How World’s Oldest Democracy Made Elections Accessible? A Special Coverage of Help America Vote Act – Part 1

The United States Congress passed the Help America Vote Act (HAVA) on Oct 29, 2002. The bill was signed into law by the then US President George W Bush; the law made sweeping reforms to its voting process & making elections accessible. The act was drafted, on the foundation of the already popular ADA and NVRA.

The law made improvements to voting systems and voter access, identified following the year 2000 US Presidential Elections.

The law created mandatory minimum standards for the various states in the US in many election administration areas. The law also created the Election Assistance Commission (EAC) to help the states achieve HAVA compliance and assist in the fund distribution. 

EAC’s role was to create the voting system guideline and operate the federal government’s first voting system certification program. In addition to maintaining the national voter registration form, EAC is also responsible for conducting research and even administering the clearinghouse at the national level. This clearinghouse includes information for the various voters, shared best practices, etc.

The HAVA’s broader requirement was to implement the following programs of the federal government that were instituted as part of EAC or ADA.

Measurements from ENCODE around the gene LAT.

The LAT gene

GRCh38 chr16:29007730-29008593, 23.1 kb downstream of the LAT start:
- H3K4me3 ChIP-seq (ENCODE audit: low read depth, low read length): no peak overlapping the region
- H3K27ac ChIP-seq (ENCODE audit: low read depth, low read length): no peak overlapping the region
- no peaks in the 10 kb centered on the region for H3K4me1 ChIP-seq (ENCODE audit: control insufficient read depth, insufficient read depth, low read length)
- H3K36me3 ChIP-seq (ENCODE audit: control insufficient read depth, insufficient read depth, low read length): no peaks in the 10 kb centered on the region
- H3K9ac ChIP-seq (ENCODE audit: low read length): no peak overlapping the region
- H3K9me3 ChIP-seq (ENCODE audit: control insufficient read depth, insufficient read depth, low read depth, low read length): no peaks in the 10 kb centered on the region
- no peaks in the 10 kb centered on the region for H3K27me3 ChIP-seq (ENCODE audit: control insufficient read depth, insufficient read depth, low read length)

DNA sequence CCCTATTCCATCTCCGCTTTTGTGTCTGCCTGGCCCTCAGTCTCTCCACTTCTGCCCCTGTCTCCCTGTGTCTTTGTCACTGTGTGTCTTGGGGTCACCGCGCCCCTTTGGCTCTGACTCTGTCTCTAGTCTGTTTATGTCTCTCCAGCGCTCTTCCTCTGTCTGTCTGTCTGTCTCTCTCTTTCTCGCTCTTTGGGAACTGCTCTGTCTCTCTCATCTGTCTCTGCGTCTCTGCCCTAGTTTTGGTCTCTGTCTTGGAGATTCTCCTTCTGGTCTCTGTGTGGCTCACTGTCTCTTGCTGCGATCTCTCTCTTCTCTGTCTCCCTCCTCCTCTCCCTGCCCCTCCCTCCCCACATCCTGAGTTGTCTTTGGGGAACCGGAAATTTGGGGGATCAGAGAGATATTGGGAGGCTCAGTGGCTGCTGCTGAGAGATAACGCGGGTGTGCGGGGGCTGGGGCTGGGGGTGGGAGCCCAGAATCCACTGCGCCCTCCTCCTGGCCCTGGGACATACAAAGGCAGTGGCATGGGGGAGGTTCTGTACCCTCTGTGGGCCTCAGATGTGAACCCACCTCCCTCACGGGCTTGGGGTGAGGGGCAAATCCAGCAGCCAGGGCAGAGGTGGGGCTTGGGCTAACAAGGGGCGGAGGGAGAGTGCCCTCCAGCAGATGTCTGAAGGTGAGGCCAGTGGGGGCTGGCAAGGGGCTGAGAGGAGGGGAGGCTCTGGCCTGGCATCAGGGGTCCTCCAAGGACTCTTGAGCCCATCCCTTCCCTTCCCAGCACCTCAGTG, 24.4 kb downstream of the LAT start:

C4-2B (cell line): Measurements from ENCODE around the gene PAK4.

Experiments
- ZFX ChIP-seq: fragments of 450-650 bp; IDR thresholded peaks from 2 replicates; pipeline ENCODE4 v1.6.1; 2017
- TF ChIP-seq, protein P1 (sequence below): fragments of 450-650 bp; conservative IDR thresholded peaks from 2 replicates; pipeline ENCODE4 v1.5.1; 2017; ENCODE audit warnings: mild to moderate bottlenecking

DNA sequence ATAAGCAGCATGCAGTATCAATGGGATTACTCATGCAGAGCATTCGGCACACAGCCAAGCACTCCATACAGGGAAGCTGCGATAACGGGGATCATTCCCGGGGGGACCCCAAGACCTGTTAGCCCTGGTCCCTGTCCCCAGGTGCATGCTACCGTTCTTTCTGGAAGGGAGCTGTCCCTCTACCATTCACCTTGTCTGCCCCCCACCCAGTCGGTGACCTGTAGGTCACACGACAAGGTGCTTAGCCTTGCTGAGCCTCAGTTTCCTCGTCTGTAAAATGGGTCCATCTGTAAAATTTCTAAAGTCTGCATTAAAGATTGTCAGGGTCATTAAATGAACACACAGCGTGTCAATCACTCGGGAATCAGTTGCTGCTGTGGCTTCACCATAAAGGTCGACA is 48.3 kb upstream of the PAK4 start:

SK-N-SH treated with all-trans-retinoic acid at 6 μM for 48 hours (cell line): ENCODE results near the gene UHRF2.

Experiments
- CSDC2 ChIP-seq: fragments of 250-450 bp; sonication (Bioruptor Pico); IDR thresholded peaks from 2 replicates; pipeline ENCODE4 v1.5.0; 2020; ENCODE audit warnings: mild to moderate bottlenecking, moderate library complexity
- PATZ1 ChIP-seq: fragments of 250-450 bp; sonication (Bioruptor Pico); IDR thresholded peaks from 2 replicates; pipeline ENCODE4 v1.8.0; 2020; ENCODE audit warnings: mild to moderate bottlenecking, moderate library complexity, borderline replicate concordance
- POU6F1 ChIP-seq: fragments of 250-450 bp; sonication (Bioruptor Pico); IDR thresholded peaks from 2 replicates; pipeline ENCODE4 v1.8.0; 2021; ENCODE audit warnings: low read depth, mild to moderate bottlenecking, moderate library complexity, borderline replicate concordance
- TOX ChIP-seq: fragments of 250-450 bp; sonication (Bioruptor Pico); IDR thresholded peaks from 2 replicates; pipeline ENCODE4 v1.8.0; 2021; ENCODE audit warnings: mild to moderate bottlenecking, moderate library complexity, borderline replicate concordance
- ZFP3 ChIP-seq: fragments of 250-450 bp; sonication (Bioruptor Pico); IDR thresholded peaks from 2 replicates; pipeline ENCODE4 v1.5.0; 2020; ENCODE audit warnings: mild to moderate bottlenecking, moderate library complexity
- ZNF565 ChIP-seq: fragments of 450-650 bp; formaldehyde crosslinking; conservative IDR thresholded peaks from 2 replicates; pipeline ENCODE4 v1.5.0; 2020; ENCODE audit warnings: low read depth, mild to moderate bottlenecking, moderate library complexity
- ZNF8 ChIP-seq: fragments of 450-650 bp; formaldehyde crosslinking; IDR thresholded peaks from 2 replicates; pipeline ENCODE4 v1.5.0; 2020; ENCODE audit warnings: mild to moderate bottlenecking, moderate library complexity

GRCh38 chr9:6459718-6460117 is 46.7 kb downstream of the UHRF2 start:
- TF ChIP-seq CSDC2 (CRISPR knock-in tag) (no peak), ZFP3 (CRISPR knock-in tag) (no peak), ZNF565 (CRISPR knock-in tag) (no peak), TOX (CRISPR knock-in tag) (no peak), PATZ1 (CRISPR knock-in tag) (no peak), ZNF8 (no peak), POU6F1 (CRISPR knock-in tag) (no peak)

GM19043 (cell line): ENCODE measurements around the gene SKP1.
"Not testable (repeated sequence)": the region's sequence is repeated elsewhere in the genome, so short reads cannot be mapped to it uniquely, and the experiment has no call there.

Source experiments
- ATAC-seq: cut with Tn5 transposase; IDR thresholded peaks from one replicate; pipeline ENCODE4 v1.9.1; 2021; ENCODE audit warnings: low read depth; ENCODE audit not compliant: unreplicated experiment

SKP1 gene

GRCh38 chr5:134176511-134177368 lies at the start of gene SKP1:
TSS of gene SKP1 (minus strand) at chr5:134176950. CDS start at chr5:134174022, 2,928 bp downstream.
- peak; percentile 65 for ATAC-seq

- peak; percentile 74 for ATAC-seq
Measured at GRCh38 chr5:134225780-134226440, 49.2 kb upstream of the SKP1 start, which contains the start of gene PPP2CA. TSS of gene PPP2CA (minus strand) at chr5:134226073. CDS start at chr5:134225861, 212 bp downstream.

• Provisional Voting
  • Voting Information
  • Updated & Upgraded Voting Equipment
  • Maintain a State-wideVvoter Registration Database
  • Voter Identification Procedures
  • Administrative Complaint Procedures

The Help America Vote Act of 2002 (HAVA) made it mandatory for institutions conducting elections to provide at least one voting system for a person with disabilities at every voting place for the federal election. As per the law, the voting system must provide access & participation for all the citizens, including rights to participation.

The act is an extension of sorts to the ADA of 1990 & NVRA of 1993, extending by making voting accessible. 

The act requires jurisdictions in charge of conducting federal elections to have an accessible voting machine. This must be accessible to citizens who are blind and visually impaired at each polling place. 

In almost all the provisions of the act, the requirements extend the scope of what ADA already covers. This law makes sure that 61 million American citizens in the US with some form of disability are part of the United States’ electoral system.